Money-saving move comes with a cost

If Pasco drops out of the National Association of Counties, residents lose discount drug cards.

By DAVID DECAMP, Times Staff Writer
Published August 2, 2007

NEW PORT RICHEY - It looked like an easy cut as the County Commission began dicing next year's budget to find savings.

Dropping Pasco's annual membership in the National Association of Counties would save $8,291, so commissioners decided July 17 to cut it.

"Is there any reason we have to belong to NACo?" Commission Chairwoman Ann Hildebrand asked at the time.

Here's one: Cutting the membership would kill Pasco's ability to offer a prescription drug discount card to its residents. Only association members get to offer the cards, which are free.

And popular, too. The card provides an average savings of $21 each visit, according to county and association records.

Pasco residents have saved $1.37-million since the cards were distributed in July 2006, second among 800 participating counties in America, said Andrew Goldschmidt, the association's director of marketing and membership. Florida has 19 counties offering the card, including Hernando and Citrus.

Association records show 64,162 visits for Pasco prescriptions over the past year using the cards, although that includes repeat customers. In June, 5,551 residents used the card to fill 12,305 prescriptions, Goldschmidt said.

On Wednesday, Hildebrand and budget director Mike Nurrenbrock said they plan to restore the money into the proposed budget during board meetings within the next two weeks. The budget takes effect Oct. 1.

"If it saves that kind of money to Pasco residents, that's a good thing," Hildebrand said.

Caremark, part of the CVS drug store company, offers the cards through the National Association of Counties, earning a small fee for each prescription filled. While the program is not the same as insurance, it covers some drugs that insurers might not. Goldschmidt said the average savings is 22 percent nationally.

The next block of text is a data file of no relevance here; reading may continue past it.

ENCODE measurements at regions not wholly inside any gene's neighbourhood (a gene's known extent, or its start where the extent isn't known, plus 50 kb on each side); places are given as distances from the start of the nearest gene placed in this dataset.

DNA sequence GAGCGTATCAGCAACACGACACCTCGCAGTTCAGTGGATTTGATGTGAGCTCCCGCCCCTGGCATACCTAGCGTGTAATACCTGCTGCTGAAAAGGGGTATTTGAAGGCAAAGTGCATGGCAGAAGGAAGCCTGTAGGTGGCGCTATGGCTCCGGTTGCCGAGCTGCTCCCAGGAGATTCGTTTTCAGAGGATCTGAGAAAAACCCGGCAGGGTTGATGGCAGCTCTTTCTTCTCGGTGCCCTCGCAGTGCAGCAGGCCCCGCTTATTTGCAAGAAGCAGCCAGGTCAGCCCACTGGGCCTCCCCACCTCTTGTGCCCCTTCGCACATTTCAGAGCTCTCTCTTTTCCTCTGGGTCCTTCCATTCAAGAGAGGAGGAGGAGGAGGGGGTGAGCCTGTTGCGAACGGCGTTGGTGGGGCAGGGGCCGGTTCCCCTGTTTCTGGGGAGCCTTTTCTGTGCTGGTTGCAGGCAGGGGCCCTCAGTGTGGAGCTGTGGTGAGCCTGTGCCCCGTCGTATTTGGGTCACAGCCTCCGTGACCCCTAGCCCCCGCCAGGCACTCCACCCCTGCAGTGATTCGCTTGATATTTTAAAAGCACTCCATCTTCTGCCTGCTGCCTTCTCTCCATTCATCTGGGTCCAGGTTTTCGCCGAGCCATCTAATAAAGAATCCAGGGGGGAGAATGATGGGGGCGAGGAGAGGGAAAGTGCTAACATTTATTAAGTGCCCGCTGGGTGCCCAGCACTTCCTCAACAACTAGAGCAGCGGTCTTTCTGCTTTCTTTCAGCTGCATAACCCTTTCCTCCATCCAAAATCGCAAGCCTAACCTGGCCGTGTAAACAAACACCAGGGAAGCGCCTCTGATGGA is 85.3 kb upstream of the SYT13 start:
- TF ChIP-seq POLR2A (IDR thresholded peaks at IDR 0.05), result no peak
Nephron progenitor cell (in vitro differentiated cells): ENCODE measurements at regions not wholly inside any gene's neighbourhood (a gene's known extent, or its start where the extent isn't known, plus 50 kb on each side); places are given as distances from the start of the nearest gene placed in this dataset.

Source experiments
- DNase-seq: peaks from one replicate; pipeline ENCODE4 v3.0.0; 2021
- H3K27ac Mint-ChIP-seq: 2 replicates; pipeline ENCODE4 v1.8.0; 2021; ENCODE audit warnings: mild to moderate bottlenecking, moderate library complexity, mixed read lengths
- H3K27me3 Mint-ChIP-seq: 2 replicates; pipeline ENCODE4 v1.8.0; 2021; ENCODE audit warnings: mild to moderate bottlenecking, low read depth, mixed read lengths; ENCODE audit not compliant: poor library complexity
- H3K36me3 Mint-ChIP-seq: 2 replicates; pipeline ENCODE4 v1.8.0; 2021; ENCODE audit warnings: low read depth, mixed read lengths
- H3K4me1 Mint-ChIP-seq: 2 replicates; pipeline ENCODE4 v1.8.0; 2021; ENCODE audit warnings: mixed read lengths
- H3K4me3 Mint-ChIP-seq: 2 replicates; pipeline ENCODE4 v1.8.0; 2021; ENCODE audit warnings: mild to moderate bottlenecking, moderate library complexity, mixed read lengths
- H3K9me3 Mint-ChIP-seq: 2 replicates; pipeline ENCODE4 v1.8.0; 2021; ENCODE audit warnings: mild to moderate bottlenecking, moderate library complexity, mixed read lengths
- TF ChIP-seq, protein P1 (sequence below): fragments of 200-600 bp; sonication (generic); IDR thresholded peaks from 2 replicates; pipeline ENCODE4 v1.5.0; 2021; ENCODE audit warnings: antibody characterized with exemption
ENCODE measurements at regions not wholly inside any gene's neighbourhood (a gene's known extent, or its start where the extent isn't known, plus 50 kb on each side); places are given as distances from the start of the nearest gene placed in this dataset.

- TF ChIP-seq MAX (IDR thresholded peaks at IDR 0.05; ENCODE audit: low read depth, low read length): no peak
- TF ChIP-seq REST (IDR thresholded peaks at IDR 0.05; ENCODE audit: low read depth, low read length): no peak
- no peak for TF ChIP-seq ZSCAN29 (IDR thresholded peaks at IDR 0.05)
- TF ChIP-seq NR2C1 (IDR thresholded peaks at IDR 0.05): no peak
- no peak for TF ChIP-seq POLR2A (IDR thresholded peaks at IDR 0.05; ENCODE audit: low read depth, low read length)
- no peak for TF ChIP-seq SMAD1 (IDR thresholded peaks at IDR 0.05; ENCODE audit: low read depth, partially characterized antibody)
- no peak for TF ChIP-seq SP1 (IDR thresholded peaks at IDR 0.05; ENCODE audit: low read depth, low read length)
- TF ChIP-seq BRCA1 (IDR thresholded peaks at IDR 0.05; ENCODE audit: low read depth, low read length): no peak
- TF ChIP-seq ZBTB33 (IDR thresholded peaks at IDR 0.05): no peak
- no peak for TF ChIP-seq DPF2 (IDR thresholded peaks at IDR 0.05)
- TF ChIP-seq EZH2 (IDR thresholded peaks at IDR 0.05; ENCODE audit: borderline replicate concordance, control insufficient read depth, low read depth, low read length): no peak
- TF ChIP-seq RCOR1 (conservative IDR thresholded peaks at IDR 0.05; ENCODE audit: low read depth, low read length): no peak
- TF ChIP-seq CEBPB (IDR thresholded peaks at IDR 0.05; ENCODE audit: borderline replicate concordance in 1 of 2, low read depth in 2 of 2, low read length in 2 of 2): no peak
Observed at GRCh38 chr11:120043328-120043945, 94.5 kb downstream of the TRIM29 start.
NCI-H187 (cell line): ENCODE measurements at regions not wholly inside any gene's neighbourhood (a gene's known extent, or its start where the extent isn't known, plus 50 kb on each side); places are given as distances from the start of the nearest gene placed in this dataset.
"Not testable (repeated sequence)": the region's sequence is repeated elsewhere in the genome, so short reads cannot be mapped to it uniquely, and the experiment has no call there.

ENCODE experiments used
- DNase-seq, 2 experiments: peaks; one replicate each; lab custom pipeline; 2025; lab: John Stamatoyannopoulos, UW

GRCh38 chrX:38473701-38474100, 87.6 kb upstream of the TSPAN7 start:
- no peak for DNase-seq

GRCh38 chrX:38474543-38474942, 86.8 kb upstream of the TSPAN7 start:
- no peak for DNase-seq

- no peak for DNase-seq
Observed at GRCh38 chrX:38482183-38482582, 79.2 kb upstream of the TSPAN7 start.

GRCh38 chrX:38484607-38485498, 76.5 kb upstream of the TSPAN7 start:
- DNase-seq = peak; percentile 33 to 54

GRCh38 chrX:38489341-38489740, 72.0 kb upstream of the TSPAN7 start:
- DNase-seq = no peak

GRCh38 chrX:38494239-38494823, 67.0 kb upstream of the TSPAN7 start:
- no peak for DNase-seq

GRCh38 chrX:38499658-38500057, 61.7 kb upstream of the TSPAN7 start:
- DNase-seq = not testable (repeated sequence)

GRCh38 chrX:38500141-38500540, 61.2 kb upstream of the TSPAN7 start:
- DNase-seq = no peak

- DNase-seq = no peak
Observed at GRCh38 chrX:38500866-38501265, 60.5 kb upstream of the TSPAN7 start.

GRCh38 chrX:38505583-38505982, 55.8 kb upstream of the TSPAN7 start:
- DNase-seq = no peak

About four out of five Pasco pharmacies accept it. The card sees a fair amount of use in this retiree-heavy county where up to a quarter of the people are underinsured or uninsured. One card is good for the entire family.

However, the linkage between the association membership and the discount card did not come up when the commission debated how to cut its own office budget.

Faced with slashing $15.8-million because of state-ordered tax cuts, four commissioners supported dropping the membership - including Hildebrand, who originally pushed for offering the card.

The holdout at the July 17 meeting was Commissioner Jack Mariano, who urged keeping the membership because of the group's power to lobby for Pasco.

"As far as I'm concerned, NAC is gone," Commissioner Michael Cox said then.

"I agree," Commissioner Pat Mulieri said. "We've got to cut."

Within a few days, however, staffers raised questions over the discount program's fate. Pasco community services director Adelaida Reyes called Goldschmidt to find out if the drug card would be affected.

Then she reported the news to county officials: Cutting off the membership means cutting off the card.

"There's no cost to the program for the county," Goldschmidt said. "All the costs, all of the support, is provided."

David DeCamp can be reached at ddecamp@sptimes.com or 727 869-6232.

Fast Facts:

Drug discount card

A free discount drug card in Pasco County is available at most major drug stores, including CVS and Walgreens. The card also is available at county libraries and health department offices, Community Aging and Retirement Services offices, and other health and social service organizations. For information on the card, visit https://naco.advancerx.com or call (877) 321-2652.